You know what you should do? You should open a restaurant. You should call it Finster’s Home Cooking. This is something I usually get when I have people over for dinner, or after a marathon baking weekend, or after I have helped a likewise-cooking-inclined friend cater a little event. Again, it’s a statement born of love and respect, so I take it graciously, with smile, warm thanks and a silent prayer that the subject will change. Sometimes, though, it doesn’t change, and the complimenter will press on, don’t be shy, you just need confidence in yourself, give me one good reason why you couldn’t make a restaurant work! I smile politely and recommend that they read Anthony Bourdain’s Kitchen Confidential, and then ask me again. But is it really so hard? Is it really something that you couldn’t do? At this point I tell them what little I know about permits and health codes and the cost of a liquor license and how to (try to) keep vermin out of the kitchen and how to clean a grease trap and exactly what hideous circumstances your liability insurance may or may not cover. Once they turn pale—these poor people, whose only crime was to praise my cooking!—I decide they’ve had enough.
Most people blame the glamourama image of restaurant work on either the Food Network or the New York Times food section, but not me. I blame it on Friends, at least the first season of Friends, when Monica Geller is supposed to be working as a chef at Iridium, but somehow her job consists of her nudging a wooden spoon around a one-quart saucepan while fretting about her love life with a fellow cook who is nudging a similar spoon around a similar pan, and has nothing more pressing to do than listen to Monica with rapt attention.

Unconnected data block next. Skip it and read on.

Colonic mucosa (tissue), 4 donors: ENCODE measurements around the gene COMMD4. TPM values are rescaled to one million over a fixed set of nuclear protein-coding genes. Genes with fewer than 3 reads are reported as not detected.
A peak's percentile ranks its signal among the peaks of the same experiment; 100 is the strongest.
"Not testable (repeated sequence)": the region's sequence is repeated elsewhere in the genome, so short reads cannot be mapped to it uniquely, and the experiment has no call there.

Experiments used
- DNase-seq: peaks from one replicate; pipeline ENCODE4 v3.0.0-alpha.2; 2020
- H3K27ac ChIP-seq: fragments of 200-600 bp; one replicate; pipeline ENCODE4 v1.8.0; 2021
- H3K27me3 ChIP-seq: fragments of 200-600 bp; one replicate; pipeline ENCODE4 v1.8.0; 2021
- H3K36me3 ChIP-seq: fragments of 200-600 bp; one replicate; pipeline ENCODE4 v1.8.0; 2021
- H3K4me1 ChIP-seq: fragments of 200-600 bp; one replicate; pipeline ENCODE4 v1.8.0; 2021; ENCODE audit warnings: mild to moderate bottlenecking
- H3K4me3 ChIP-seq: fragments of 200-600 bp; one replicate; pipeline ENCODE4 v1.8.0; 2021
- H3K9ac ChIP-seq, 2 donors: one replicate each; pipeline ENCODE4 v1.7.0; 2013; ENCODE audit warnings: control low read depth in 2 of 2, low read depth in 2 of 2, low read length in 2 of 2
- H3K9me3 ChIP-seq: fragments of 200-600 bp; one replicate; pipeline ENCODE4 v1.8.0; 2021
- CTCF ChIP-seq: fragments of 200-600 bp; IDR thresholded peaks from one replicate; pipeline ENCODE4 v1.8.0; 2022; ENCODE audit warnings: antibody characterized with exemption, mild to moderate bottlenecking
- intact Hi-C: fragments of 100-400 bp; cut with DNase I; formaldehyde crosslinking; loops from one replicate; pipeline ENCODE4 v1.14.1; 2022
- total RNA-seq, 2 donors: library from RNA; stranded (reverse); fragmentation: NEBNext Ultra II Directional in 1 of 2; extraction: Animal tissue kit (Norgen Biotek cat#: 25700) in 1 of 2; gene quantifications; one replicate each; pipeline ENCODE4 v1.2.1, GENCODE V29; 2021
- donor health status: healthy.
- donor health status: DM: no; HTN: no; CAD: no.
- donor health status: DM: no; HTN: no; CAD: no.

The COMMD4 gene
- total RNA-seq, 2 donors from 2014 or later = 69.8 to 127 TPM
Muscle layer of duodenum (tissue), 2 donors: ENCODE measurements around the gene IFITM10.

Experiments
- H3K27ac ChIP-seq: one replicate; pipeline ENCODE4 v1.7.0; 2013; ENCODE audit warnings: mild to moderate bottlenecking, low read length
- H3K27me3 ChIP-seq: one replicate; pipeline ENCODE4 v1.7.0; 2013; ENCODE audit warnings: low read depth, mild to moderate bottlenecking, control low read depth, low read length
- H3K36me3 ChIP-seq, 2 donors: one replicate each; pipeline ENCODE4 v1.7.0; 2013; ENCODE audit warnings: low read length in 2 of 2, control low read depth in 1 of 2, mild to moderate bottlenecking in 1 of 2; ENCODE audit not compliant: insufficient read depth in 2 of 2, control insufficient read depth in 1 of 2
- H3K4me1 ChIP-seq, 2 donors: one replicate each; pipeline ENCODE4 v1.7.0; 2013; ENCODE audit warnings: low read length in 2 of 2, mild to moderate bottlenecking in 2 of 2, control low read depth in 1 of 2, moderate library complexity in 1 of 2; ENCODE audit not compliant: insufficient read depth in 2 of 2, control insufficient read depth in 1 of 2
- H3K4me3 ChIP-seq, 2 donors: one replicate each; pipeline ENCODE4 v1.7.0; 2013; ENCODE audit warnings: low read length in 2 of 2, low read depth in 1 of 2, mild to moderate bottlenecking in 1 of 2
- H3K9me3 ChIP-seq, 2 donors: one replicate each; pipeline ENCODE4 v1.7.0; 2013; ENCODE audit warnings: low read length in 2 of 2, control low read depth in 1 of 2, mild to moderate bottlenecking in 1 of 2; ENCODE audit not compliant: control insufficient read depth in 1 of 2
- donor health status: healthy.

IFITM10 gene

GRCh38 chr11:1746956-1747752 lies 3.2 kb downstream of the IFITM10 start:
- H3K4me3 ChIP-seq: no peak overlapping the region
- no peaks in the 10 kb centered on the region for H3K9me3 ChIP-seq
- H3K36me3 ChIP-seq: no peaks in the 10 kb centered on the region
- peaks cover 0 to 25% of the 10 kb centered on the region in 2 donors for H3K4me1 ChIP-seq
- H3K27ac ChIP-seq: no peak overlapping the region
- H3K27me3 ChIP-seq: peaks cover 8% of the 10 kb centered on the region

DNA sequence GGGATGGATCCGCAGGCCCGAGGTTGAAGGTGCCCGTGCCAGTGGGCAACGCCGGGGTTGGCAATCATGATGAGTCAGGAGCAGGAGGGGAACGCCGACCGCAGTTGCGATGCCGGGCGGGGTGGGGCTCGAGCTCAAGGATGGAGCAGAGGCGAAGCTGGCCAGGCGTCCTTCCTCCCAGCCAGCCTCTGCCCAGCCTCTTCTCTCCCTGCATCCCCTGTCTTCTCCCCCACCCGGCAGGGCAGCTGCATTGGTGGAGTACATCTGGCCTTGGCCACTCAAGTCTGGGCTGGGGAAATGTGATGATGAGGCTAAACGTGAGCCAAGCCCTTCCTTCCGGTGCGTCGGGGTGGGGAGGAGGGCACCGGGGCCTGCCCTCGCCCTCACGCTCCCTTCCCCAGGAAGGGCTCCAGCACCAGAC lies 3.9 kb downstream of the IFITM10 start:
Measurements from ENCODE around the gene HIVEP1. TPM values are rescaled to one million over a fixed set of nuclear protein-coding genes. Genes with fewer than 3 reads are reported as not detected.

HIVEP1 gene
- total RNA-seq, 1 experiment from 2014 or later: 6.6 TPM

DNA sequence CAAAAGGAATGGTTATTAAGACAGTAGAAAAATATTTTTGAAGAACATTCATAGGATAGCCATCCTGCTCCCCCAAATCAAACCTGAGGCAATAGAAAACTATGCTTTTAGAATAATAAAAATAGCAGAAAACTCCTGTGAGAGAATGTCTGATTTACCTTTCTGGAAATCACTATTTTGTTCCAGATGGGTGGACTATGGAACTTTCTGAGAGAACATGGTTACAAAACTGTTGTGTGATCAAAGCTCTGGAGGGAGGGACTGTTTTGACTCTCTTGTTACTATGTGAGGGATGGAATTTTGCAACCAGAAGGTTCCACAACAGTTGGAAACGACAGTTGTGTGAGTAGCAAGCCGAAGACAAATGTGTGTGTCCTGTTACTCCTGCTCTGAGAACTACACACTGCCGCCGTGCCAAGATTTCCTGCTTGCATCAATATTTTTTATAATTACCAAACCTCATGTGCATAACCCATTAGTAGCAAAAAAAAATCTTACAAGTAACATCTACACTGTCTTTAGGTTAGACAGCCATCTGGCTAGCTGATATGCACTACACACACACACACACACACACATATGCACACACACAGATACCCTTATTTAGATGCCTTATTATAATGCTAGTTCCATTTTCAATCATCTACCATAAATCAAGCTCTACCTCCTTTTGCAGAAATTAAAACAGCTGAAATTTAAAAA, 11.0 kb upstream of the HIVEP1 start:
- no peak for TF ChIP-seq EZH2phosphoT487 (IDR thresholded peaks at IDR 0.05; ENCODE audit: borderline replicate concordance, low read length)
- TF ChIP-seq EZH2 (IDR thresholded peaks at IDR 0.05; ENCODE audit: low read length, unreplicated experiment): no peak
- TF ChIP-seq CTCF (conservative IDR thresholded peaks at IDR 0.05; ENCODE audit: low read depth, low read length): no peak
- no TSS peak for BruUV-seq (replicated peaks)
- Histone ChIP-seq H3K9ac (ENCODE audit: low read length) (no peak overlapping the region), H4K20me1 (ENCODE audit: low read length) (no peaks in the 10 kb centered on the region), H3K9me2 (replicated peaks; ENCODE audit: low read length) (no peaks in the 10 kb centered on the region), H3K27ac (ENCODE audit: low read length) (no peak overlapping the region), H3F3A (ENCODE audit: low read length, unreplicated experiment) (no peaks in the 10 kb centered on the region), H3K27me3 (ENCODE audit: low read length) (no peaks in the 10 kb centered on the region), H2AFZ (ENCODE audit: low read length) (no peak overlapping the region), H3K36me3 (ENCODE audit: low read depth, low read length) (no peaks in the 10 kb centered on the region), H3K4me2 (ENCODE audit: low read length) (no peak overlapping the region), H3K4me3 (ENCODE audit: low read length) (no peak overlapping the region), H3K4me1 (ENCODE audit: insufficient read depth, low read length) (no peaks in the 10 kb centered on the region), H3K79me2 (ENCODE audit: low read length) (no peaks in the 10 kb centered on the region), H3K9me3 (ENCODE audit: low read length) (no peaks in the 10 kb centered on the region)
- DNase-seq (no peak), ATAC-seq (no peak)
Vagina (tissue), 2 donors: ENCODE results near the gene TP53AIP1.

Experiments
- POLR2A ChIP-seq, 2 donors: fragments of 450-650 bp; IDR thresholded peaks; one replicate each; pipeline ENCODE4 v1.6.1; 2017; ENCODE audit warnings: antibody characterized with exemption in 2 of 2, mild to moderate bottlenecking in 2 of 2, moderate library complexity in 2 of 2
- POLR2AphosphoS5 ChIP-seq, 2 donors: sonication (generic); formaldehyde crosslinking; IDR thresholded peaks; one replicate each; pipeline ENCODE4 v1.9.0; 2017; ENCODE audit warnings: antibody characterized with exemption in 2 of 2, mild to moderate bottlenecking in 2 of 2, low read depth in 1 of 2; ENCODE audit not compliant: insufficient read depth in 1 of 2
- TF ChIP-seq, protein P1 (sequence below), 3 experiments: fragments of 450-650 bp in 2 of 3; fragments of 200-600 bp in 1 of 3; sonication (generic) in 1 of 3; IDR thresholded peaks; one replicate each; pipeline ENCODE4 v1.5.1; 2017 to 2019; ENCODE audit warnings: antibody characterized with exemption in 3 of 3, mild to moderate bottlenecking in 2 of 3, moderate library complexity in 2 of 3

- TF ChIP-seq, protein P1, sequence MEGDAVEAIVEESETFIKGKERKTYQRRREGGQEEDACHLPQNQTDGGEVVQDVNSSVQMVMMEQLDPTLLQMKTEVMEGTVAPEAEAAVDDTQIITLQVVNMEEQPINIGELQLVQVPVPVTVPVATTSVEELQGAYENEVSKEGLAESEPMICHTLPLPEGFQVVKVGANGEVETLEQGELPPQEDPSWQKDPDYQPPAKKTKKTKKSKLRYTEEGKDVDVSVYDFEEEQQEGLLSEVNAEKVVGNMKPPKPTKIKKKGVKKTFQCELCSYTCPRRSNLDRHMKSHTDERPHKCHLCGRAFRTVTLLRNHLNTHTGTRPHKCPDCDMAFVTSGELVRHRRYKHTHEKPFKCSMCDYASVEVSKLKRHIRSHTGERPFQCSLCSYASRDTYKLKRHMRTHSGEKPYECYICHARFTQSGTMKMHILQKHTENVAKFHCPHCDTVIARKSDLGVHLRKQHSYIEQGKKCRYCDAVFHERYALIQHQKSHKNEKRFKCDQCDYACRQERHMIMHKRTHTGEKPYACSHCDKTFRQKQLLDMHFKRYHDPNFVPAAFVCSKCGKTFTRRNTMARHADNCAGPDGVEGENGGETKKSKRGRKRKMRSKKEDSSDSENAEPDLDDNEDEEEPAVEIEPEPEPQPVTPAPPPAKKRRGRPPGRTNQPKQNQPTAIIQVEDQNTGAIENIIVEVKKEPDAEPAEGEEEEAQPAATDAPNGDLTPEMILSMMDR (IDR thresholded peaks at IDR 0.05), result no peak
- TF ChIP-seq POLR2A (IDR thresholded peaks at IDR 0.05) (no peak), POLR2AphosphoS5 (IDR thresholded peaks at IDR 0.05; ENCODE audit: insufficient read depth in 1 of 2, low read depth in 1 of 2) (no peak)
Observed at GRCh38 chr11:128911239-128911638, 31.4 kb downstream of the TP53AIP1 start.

You know what you should do? You should give cooking lessons. Again, a very flattering assessment, but let’s be honest. Anything I can do, I can think of at least five people who can do it better, who have been doing it long before I ever considered baking as a career, who were putting in sweat equity while I was still chasing dreams of graduate school. I will be more than happy to point you in their direction.
You know what you should do? You should write about food. Okay! That’s it! No, really, I’m not being sarcastic. That’s something I would be pleased and happy to do, although if I’m going to do this, I’m going to do it right. There are so many brilliant food writers out there that I fear I am treading water in their wake. The good thing about this is that when you read a lot of Calvin Trillin and Jeffrey Steingarten and Karen Hess and Jane Grigson and Elizabeth David and Nigel Slater and Ken Haedrich and Laurie Colwin and the genius minds behind Petits Propos Culinaires, you set a high bar for yourself, and even if you don’t come close to clearing it, your work is better for the effort. You should write a food blog! No, no, no. There are plenty of food blogs out there. Plus, anyone who knows me knows that this will become a de facto food blog anyway.
You know what you should do? You should have a baby. Oh, er...(peers at ground, nudges dirt with shoe, blushes to roots) Actually, folks, we’re working on it. In the meantime, I know that this is one of those enterprises where it’s not just the destination, it’s the journey. *dirty grin*